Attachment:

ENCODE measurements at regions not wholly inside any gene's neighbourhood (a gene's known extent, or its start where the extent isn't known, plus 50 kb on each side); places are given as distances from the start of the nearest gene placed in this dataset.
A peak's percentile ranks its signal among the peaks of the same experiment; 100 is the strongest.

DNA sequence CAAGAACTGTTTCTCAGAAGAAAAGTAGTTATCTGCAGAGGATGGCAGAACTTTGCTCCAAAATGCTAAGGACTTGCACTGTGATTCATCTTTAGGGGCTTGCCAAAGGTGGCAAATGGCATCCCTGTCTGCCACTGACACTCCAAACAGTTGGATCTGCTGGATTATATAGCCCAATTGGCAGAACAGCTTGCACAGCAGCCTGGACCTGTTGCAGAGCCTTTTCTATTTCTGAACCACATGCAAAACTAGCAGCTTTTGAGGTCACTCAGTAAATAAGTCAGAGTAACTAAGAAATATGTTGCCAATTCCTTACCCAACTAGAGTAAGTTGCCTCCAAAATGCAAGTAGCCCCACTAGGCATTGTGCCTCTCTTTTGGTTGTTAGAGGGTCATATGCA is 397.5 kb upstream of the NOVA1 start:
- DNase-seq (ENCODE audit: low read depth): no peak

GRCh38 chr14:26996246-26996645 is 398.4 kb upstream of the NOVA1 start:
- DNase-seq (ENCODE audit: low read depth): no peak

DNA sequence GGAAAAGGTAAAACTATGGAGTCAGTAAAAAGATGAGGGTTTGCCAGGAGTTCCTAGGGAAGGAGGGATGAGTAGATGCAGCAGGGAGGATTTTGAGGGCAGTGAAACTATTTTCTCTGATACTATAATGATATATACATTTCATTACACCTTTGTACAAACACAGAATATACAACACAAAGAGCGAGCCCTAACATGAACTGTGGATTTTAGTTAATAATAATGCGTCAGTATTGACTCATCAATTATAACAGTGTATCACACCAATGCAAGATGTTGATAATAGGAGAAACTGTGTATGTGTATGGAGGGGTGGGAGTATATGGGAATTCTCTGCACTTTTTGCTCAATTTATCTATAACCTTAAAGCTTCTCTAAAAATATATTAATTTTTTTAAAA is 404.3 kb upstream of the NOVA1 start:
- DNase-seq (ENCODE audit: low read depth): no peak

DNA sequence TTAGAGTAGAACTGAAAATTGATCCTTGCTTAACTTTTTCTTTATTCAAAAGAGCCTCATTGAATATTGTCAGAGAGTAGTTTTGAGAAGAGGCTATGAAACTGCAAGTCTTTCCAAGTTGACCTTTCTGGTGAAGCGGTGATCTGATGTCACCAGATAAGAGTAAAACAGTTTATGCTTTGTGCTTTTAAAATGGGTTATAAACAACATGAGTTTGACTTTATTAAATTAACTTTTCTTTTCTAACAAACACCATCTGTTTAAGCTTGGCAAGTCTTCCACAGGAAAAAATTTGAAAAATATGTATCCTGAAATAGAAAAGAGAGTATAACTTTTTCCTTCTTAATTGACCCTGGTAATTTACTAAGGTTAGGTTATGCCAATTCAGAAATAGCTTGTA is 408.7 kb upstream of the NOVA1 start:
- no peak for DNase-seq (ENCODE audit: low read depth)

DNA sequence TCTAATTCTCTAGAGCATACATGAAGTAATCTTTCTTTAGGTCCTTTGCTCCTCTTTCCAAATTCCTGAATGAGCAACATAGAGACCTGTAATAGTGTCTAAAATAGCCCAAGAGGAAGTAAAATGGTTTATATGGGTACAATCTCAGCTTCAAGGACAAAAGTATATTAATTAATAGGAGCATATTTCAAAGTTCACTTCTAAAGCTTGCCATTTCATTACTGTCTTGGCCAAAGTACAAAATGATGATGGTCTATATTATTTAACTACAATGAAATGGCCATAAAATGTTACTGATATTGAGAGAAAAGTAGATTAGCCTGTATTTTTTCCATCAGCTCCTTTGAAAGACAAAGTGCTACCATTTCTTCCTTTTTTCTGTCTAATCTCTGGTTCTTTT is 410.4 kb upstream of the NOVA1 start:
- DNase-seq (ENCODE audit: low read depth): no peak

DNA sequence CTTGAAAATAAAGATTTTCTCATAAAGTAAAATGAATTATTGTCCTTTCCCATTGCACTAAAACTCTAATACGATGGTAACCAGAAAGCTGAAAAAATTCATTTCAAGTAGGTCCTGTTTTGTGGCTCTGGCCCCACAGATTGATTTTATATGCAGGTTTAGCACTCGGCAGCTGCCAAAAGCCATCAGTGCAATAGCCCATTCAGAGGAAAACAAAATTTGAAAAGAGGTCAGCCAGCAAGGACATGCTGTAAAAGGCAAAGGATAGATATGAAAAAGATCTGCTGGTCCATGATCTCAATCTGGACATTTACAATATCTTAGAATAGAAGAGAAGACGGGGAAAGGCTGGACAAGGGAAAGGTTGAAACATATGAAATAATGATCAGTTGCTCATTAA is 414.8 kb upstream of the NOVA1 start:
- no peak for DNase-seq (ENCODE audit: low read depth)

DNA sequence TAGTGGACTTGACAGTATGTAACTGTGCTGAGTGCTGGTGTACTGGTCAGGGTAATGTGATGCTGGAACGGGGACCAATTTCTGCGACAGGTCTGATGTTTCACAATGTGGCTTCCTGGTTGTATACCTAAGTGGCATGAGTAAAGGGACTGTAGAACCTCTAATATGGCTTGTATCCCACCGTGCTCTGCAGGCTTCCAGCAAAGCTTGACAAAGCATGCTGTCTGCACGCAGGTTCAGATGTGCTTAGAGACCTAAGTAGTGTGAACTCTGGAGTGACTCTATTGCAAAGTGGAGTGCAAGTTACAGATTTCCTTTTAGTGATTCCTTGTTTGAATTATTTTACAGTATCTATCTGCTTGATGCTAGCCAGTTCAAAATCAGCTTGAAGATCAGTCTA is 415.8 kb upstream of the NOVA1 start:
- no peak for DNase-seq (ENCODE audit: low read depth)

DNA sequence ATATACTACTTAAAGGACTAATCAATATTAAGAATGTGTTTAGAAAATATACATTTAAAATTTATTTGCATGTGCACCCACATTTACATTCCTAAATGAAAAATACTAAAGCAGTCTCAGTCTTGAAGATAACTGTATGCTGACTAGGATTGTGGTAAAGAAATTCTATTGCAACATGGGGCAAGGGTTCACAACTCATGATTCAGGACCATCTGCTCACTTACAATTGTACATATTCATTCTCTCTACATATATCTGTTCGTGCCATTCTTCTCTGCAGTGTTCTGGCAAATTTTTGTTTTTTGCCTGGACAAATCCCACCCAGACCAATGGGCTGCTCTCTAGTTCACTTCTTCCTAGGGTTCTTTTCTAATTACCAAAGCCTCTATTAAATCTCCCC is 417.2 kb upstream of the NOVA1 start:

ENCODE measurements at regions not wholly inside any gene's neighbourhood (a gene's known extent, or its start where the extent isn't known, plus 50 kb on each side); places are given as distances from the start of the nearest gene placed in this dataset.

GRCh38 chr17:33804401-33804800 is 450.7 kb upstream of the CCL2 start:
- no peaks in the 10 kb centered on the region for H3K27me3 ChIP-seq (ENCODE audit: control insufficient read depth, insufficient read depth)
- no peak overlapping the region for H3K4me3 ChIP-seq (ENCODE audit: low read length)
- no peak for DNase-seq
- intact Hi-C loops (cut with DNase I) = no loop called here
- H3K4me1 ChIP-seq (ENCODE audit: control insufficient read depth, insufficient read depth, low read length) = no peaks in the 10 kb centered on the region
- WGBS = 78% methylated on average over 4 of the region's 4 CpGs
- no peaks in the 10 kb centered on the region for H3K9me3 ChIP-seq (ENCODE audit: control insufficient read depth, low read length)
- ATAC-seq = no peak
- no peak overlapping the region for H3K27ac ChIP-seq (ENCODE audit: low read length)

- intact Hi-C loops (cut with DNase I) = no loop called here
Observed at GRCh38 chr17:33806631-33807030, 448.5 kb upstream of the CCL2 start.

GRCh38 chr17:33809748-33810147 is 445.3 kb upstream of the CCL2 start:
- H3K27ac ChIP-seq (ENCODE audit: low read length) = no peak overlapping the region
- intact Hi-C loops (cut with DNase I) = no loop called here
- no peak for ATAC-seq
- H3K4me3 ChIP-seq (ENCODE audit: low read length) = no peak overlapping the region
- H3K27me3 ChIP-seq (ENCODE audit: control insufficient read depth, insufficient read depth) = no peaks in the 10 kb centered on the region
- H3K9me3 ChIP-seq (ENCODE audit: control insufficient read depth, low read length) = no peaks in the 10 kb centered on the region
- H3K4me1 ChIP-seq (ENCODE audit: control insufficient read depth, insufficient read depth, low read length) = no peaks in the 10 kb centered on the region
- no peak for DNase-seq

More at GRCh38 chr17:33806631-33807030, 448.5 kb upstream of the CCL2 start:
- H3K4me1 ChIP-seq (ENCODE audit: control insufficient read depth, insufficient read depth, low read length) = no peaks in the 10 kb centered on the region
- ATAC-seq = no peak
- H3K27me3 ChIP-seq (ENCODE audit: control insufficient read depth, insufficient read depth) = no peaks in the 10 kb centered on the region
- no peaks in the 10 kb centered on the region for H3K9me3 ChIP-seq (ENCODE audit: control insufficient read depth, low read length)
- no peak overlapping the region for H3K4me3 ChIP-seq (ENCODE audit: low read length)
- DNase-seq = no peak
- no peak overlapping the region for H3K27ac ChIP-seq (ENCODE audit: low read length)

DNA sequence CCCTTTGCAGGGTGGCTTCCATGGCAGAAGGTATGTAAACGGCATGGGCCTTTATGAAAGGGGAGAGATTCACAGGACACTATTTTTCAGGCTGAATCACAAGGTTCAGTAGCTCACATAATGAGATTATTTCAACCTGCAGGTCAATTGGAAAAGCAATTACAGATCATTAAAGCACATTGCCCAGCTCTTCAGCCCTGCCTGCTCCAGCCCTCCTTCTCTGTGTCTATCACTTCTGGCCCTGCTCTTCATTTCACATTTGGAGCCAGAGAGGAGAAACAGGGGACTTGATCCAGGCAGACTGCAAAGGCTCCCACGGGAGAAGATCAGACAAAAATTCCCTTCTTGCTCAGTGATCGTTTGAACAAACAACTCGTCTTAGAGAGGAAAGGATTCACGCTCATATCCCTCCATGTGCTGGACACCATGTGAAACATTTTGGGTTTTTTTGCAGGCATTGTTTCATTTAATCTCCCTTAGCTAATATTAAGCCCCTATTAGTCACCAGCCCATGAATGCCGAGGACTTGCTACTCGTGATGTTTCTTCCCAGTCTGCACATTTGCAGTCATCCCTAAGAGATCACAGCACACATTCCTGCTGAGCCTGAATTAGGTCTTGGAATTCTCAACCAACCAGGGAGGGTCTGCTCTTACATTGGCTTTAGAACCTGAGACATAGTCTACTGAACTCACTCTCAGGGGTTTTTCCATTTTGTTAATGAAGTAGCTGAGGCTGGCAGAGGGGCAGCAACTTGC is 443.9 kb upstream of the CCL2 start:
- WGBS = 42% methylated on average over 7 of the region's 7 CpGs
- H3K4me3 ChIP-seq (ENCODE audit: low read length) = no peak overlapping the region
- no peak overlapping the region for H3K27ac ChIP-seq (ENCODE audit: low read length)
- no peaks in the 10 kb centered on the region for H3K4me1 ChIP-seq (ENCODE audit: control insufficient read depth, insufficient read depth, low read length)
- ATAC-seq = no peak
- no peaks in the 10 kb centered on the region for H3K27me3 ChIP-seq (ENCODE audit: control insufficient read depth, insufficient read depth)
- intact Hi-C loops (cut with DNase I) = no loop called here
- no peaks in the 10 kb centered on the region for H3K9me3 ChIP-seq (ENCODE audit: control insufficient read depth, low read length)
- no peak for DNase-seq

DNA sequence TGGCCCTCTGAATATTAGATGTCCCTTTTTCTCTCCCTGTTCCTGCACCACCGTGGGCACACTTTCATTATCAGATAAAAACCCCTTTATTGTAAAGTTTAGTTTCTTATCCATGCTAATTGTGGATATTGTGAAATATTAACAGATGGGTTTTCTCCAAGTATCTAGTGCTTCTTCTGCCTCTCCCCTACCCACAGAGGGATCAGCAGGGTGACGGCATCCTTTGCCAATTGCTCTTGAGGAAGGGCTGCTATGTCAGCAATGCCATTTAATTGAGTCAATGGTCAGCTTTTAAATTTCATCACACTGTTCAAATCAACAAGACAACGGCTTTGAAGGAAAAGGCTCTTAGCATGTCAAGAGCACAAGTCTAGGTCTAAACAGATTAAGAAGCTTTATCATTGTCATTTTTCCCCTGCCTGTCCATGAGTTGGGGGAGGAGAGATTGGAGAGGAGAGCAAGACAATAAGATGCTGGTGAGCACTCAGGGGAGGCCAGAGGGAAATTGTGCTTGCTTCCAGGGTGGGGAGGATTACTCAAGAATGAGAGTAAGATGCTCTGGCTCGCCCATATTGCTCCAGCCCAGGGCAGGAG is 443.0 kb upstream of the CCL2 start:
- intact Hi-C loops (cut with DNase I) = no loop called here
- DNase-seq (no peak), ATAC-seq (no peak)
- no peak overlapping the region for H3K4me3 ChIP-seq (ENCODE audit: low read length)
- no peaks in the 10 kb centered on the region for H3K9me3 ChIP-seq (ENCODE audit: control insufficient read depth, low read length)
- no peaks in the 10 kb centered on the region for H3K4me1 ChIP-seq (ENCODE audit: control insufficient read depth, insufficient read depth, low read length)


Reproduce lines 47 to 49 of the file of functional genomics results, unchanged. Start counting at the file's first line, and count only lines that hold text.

- no peak overlapping the region for H3K27ac ChIP-seq (ENCODE audit: low read length)

DNA sequence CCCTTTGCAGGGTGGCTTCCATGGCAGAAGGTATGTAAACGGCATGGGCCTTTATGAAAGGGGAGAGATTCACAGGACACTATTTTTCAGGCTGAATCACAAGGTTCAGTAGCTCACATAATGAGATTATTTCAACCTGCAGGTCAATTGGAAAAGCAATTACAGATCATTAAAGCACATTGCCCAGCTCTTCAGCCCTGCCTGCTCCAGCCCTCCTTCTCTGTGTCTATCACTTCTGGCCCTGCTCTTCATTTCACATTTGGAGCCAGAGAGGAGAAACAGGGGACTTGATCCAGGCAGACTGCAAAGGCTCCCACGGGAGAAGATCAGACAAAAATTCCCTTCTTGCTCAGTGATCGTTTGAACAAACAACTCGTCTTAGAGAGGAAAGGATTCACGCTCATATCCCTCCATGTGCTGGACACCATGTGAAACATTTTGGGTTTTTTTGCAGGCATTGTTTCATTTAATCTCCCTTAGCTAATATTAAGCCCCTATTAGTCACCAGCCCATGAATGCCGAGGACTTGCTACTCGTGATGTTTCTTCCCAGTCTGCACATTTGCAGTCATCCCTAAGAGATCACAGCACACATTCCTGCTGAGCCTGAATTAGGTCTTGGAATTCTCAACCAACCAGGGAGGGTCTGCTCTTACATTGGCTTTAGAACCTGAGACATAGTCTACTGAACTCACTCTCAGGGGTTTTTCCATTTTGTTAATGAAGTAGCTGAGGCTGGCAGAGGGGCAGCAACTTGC is 443.9 kb upstream of the CCL2 start:
- WGBS = 42% methylated on average over 7 of the region's 7 CpGs